1:15 p.m. —Session II: Roundtable business

3:00 p.m. — Health break

3:45 p.m. — Presentation II: Dr. Gayle Woloschak on Scientific & Ethical Reflections on CRISPR; at Augsburg Room, with Panel respondents

5:15 p.m. — Dinner (catered)

7:00 p.m. — Two-part Public Lecture Series

Dr. Gayle Woloschak: What the heck is CRISPR & Why It Matters: A quick review

Dr. Barbara Rossing: Christ the Healer and the Age of Biological Manipulation; at Augsburg Room, with Panel respondents

8:30 p.m. — Reception

9:15 p.m. — Shuttle to hotel

Saturday, April 29

11th Floor, Lutheran Center

8:15 a.m. — Shuttle from Holiday Inn to Lutheran Center

8:30 a.m. —Holy Communion (Chapel)

9:30 a.m. —Break

9:45 a.m. — Session III: Roundtable Business

11:45 a.m. — Farewell & departure (Box lunches provided)


Dr. Barbara Rossing is professor of New Testament at the Lutheran School of Theology at Chicago, where she has taught since 1994. She loves to teach and preach about the Bible, including the Bible’s role in public life. An avid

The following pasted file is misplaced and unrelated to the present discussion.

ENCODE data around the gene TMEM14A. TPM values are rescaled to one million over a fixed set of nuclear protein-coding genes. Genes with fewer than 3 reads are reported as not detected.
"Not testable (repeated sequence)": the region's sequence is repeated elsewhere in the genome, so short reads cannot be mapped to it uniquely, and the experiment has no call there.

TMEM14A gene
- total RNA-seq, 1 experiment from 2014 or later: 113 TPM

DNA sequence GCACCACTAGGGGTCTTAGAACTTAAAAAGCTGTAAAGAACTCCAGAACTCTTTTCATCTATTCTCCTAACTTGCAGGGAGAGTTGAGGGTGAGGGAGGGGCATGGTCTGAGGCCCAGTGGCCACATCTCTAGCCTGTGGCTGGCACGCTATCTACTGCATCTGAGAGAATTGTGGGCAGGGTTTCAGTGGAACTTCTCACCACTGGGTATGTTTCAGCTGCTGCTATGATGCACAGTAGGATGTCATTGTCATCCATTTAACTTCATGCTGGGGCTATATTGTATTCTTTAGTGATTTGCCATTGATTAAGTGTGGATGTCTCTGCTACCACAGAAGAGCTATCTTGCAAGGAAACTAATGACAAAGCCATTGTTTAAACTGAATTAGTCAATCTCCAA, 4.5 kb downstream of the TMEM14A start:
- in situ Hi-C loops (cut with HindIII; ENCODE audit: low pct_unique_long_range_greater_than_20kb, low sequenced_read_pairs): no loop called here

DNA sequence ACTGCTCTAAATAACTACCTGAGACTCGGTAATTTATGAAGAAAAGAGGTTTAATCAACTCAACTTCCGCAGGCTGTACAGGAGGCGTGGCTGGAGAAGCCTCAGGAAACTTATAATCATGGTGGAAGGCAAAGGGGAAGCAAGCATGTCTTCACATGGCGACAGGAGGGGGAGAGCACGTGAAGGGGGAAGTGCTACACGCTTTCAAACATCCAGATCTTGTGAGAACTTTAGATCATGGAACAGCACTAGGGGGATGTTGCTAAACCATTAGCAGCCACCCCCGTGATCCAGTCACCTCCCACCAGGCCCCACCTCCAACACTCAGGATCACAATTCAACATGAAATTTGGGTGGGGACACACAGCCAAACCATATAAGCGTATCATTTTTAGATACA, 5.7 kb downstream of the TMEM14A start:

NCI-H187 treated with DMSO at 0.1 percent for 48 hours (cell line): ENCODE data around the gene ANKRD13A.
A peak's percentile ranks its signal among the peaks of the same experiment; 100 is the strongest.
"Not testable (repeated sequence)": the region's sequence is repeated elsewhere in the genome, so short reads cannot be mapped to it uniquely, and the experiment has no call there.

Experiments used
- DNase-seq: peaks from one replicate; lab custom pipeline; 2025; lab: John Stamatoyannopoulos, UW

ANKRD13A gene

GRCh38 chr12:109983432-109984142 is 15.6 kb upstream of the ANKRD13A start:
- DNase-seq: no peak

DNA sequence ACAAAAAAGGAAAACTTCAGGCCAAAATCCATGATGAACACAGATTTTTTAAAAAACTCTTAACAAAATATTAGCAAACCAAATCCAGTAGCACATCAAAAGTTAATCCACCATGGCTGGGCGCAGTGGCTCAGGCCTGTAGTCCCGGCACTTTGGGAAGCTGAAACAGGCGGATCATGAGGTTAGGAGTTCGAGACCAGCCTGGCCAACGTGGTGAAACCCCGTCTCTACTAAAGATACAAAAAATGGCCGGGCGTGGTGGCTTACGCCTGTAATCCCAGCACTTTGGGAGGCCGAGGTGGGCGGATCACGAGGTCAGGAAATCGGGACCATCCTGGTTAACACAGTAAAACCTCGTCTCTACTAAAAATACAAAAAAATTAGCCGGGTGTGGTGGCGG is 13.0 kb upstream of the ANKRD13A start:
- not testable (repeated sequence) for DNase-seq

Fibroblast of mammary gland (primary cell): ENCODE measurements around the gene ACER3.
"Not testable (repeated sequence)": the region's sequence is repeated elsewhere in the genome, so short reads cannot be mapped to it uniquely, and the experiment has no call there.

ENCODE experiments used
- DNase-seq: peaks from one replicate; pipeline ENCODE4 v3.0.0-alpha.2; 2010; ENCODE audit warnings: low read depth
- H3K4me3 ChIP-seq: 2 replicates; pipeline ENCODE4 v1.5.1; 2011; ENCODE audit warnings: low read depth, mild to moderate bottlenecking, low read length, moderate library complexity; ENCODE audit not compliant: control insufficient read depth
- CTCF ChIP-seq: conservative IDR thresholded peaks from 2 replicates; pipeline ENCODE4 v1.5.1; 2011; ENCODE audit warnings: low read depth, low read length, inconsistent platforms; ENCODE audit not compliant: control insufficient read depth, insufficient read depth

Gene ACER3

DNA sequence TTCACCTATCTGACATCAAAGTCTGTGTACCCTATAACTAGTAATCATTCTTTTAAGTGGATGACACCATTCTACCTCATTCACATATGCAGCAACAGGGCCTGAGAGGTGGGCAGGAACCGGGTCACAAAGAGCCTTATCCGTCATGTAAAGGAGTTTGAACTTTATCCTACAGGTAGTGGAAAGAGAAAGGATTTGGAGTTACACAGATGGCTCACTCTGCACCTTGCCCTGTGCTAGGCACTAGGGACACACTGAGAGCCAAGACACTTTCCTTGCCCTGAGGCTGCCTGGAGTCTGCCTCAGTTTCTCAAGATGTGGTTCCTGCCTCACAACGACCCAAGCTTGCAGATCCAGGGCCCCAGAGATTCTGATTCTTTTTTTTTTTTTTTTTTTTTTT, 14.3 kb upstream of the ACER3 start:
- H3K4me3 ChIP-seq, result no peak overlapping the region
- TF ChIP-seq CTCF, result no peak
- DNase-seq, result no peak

environmentalist, Rossing is involved with environmental initiatives at the seminary. Rossing received the bachelor of arts degree from Carleton College, the master of divinity degree from Yale University Divinity School and the doctor of theology degree from Harvard University.

Dr. Gayle Woloschak is currently a professor of Radiation Oncology at Northwestern University in Chicago and an adjunct professor of Religion and Science at Lutheran School of Theology Chicago, and at Pittsburgh Theological